From: "Anthony Crifasi" <crifasi@xxxxxxxxx>
Date: Thu, 25 Mar 1999 13:00:55 -0600
Michael Eldred wrote:
> > Yes, but at 1064b11-14, Aristotle specifically says that the status
> > of metaphysics as a science *distinct in itself from physics*
> > specifically depends on the discovery of an immobile being.
> Aristotle cannot say that, because he does not have the word
> "metaphysics". What you are identifying with metaphysics is only half
> of it: _epist=EAm=EA the=F4logik=EA_.
But it is that half which Aristotle specifically states makes it a
distinct *science.* I realize that part of the essential subject matter
of metaphysics is the analysis of being qua being, as opposed to the
analysis of immobile beings, but Aristotle specifically states in the
above text that it is the latter which makes it *science,* since he says
that without an immobile being, there simply would be no science beyond
physics. So what I am saying is not based on some mere definition or
truncated reading; rather, it is what Aristotle explicitly states in the
> > Thus,
> > the analysis of the being of causality or of being qua being alone
> > is not enough to form a distinct science at all.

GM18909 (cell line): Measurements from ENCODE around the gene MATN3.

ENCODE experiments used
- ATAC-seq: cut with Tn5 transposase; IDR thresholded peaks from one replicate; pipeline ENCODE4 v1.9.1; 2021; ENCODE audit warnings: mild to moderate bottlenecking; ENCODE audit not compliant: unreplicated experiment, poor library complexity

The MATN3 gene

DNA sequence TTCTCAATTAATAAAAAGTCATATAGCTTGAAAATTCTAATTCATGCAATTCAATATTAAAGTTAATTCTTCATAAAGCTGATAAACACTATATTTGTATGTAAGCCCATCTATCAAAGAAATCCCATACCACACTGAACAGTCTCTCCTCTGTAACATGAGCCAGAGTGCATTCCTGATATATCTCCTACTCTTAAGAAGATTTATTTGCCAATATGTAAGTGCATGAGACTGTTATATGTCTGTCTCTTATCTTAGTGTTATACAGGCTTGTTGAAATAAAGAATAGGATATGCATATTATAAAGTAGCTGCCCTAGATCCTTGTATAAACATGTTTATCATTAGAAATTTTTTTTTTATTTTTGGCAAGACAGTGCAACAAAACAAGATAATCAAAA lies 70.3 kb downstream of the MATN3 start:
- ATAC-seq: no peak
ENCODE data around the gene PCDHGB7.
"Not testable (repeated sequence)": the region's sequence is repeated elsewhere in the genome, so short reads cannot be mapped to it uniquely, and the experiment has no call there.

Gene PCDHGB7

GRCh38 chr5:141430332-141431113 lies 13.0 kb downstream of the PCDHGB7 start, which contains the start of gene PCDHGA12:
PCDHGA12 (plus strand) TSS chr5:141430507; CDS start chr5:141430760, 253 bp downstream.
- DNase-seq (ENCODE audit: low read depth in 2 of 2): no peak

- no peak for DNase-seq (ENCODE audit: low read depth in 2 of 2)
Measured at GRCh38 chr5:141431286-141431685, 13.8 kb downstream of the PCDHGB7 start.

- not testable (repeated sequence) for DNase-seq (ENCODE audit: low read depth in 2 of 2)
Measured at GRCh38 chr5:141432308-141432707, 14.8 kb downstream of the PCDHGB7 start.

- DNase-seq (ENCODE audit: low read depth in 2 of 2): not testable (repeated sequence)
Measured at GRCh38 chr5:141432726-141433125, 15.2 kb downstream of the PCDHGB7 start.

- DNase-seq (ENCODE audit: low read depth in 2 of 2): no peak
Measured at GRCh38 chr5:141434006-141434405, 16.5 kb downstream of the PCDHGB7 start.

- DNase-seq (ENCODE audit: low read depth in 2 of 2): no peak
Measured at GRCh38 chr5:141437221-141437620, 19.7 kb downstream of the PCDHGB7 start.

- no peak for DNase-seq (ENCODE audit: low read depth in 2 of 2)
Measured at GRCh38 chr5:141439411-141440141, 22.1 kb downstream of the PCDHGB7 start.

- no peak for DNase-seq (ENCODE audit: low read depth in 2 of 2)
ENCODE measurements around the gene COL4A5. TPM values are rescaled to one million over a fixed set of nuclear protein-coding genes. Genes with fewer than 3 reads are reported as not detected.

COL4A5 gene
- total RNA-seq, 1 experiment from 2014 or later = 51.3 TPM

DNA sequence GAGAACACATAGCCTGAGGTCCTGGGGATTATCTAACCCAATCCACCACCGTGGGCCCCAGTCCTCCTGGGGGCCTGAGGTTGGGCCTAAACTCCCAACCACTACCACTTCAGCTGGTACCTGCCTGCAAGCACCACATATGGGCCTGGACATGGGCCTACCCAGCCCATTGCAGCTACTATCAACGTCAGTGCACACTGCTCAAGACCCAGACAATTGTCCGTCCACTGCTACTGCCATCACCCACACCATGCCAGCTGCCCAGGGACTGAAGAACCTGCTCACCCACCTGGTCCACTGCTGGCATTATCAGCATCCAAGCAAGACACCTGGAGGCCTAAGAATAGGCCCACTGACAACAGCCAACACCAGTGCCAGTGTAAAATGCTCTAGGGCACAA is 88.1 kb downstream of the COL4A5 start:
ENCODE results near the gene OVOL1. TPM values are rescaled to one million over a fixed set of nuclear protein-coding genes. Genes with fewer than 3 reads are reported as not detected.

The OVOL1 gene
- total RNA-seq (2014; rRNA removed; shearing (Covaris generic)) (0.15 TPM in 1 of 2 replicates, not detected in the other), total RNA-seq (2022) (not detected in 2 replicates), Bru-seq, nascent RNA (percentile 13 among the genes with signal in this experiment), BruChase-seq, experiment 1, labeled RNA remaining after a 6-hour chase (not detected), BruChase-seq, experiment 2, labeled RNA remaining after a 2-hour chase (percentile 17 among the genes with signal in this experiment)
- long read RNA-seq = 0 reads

> I have not claimed any "alone" at any point in this discussion, only
> that metaphysics is a science of beings insofar as they are beings.
You had argued that the modern notion of science or essential knowledge
may be contrasted against Aristotle's in that the latter considers the
very being of causality, or the very being of beings (in the case of the
science of metaphysics). I am countering that this cannot be the point
of contrast between modern science and Aristotelian science because
Aristotle himself explicitly states that what makes the science of being
qua being a distinct *science* is not the consideration of the being of
beings, but specifically the discovery of immobile beings. That is
simply what Aristotle explicitly states in the text I cite.
> Regarding the dual onto-theological character of metaphysics Heidegger
> writes in "Identitaet und Differenz": "Die Metaphysik denkt das Sein
> des Seienden sowohl in der ergruendenden Einheit des Allgemeinsten,
> d.h. des ueberall Gleich-Gueltigen, als auch in der begruendenden
> Einheit der Allheit, d.h. des Hoechsten ueber allem." (S.55)
> "Metaphysics thinks the being of beings in fathoming the unity of what
> is most universal, i.e. ubiquitously valid and in-different, as well
> as in grounding the unity of everything in what is the highest being
> above all others."
> This dual character of metaphysics is apparent in Aristotle's
> metaphysics to any non-lopsided reading.
Again, I agree that metaphysics has that dual character, but the issue
here is specifically which part makes it *science* or *essential
knowledge,* since you were trying to contrast the modern notion of
science against Aristotle's.
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